Scopul nostru este sprijinirea şi promovarea cercetării ştiinţifice şi facilitarea comunicării între cercetătorii români din întreaga lume.
Autori: Durka, W., Nossol, C., Welk, E., Ruprecht, E., Wagner, V., Wesche, K., Hensen, I.
Editorial: Plant Systematics and Evolution, 299, p.259-269, 2013.
A highly selfing breeding system affects gene flow, which may have consequences for patterns of genetic variation and differentiation on both the population and species level. Feather grasses (Stipa spp.) are dominant elements of Eurasian steppes that persist in Central Europe in scattered isolated populations that are of great conservation interest. Cleistogamy is common in the Stipa pennata group, the phylogeny of which is largely unresolved. Intraspecific patterns of genetic variation can be characterised by lack of gene flow due to selfing, but also by large-scale historical migrations and long-term isolation. We analysed both 5 species within the S. pennata group and 33 populations of Stipa pulcherrima sampled across a large part of its range. Using AFLP markers we assessed phylogenetic relationships of the S. pennata group and patterns of genetic variation within and among populations. The S. pennata group formed a consistent clade separated from S. capillata. Stipa pulcherrima was sister to S. eriocaulis, but the relationships among S. pennata s. str., S. borysthenica., and S. tirsa remained unresolved. Withinpopulation genetic variation was extremely low in all species of the S. pennata group (He = 0.0–0.013). In S. pulcherrima, genetic variation was consistently relatively high in the east (Romania, Russia) and declined toward western populations, with many populations at the western range edge lacking genetic variation entirely. Populations were strongly differentiated (FST = 0.762), and this differentiation did not follow a classical pattern of isolation by distance. Bayesian cluster analysis revealed nine gene pools in S. pulcherrima, which were mostly geographically clustered. Overall the results suggest that S. pulcherrima and species of the S. pennata group are characterised by a cleistogamous breeding system leading to extremely low levels of genetic variation and high levels of population differentiation at both the population and species level. Postglacial colonisation, current population isolation, and population bottlenecks at the western range periphery have further reduced genetic variation and obviated gene exchange. Thus, genetic variation can only be preserved by the conservation of multiple populations.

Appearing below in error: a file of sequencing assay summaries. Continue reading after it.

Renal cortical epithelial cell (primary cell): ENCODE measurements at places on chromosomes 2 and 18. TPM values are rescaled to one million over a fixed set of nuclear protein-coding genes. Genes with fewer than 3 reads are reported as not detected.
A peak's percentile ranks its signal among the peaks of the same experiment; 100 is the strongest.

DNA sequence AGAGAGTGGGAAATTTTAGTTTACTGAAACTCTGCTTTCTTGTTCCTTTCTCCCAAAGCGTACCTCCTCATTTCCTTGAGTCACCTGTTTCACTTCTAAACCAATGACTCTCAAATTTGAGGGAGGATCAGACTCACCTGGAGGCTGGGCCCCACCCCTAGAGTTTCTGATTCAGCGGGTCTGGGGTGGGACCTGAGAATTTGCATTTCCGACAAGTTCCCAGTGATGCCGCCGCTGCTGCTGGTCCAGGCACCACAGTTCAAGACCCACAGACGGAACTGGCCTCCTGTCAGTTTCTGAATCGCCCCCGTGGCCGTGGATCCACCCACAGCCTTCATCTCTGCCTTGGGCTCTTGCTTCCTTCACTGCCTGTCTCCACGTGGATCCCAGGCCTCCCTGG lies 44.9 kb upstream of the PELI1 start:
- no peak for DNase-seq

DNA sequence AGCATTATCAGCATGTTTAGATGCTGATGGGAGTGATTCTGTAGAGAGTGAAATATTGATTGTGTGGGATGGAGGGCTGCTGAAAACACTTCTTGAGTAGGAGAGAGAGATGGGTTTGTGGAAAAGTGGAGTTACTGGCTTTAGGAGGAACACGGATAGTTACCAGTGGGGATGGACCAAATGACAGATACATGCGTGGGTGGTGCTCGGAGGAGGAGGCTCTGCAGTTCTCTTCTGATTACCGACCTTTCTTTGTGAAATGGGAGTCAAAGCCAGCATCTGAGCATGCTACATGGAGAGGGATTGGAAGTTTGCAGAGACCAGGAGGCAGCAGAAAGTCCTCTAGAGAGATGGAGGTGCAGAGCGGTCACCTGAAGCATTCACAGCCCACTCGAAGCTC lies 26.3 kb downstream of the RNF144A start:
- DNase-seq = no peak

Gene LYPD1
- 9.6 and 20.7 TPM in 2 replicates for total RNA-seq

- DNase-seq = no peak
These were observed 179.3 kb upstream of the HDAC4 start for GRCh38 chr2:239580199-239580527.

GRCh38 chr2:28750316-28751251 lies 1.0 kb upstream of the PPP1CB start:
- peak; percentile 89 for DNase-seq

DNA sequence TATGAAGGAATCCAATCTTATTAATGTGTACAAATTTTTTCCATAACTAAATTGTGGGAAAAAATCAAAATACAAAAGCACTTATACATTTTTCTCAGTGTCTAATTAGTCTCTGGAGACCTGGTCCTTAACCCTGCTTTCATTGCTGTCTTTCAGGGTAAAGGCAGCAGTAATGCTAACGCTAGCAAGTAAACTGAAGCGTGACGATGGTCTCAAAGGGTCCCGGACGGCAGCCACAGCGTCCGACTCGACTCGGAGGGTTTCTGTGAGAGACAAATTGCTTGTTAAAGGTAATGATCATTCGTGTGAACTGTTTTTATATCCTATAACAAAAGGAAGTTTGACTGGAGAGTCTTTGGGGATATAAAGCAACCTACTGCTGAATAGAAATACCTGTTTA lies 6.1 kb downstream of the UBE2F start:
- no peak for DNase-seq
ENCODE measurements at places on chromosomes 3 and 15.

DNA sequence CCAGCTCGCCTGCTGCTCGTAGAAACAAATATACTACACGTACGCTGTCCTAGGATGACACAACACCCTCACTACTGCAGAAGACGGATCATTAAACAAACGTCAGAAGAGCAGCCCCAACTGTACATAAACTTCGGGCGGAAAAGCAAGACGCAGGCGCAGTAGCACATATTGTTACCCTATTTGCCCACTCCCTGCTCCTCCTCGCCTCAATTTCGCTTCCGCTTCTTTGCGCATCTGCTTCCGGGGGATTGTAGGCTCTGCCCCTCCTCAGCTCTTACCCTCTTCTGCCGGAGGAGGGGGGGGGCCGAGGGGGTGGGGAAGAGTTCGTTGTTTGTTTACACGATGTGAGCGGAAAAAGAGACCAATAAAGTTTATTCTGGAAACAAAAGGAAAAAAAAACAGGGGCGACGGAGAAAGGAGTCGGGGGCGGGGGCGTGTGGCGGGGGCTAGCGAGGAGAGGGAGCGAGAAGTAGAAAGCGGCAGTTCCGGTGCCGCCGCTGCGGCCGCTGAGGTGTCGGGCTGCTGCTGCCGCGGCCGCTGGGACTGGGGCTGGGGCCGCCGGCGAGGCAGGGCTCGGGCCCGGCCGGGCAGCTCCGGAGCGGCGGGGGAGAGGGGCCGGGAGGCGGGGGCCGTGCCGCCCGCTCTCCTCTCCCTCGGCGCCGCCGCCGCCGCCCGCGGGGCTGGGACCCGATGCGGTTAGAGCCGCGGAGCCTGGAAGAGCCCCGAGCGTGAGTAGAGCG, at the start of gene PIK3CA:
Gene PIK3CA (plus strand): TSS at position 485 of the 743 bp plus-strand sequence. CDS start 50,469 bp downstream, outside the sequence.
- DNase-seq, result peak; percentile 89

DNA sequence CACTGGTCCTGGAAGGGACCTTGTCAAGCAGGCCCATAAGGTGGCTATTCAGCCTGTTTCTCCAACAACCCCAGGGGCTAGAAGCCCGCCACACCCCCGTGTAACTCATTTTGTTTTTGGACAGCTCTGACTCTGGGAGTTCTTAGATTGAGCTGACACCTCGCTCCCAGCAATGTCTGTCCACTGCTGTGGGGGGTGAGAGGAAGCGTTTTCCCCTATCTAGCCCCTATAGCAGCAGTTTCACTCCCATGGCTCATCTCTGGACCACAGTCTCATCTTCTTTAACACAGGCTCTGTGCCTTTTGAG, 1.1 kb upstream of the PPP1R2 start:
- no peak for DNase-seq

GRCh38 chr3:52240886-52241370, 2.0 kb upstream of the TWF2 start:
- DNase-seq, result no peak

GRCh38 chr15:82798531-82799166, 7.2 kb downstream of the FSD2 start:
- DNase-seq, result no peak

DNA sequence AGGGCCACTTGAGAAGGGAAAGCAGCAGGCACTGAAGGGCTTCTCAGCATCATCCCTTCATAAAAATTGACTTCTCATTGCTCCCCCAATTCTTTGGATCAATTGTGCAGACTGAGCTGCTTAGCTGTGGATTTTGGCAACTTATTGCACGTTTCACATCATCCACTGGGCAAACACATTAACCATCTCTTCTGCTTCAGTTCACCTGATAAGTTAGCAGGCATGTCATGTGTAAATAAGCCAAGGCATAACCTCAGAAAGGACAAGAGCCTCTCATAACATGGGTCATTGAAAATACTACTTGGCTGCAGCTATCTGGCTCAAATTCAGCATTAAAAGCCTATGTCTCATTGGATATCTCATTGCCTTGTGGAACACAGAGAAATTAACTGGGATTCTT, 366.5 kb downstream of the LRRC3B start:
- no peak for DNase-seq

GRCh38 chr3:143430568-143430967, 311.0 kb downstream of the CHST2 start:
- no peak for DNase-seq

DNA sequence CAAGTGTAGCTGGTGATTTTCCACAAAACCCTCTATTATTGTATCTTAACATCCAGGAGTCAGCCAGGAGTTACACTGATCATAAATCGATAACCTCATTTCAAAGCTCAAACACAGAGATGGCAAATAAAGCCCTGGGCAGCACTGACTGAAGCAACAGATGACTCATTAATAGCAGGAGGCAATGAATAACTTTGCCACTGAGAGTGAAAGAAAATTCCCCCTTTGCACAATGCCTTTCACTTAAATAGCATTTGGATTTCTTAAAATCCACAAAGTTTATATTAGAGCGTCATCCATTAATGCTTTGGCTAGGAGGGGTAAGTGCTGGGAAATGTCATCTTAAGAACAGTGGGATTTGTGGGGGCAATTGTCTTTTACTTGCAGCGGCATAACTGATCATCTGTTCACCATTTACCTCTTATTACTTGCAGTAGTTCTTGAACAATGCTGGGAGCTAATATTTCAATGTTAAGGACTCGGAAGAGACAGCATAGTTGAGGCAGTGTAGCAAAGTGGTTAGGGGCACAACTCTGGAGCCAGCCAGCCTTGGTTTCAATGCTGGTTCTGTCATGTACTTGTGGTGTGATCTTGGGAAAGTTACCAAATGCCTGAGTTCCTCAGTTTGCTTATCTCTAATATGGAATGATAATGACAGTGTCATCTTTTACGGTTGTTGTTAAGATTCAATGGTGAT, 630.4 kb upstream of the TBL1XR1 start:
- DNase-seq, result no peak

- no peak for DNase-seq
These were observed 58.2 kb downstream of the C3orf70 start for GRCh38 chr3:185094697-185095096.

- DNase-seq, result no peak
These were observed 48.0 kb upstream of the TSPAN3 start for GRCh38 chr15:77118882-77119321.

Cuvinte cheie: Genetic variation, Genetic drift, Habitat isolation, Cleistogamy, Stipa pulcherrima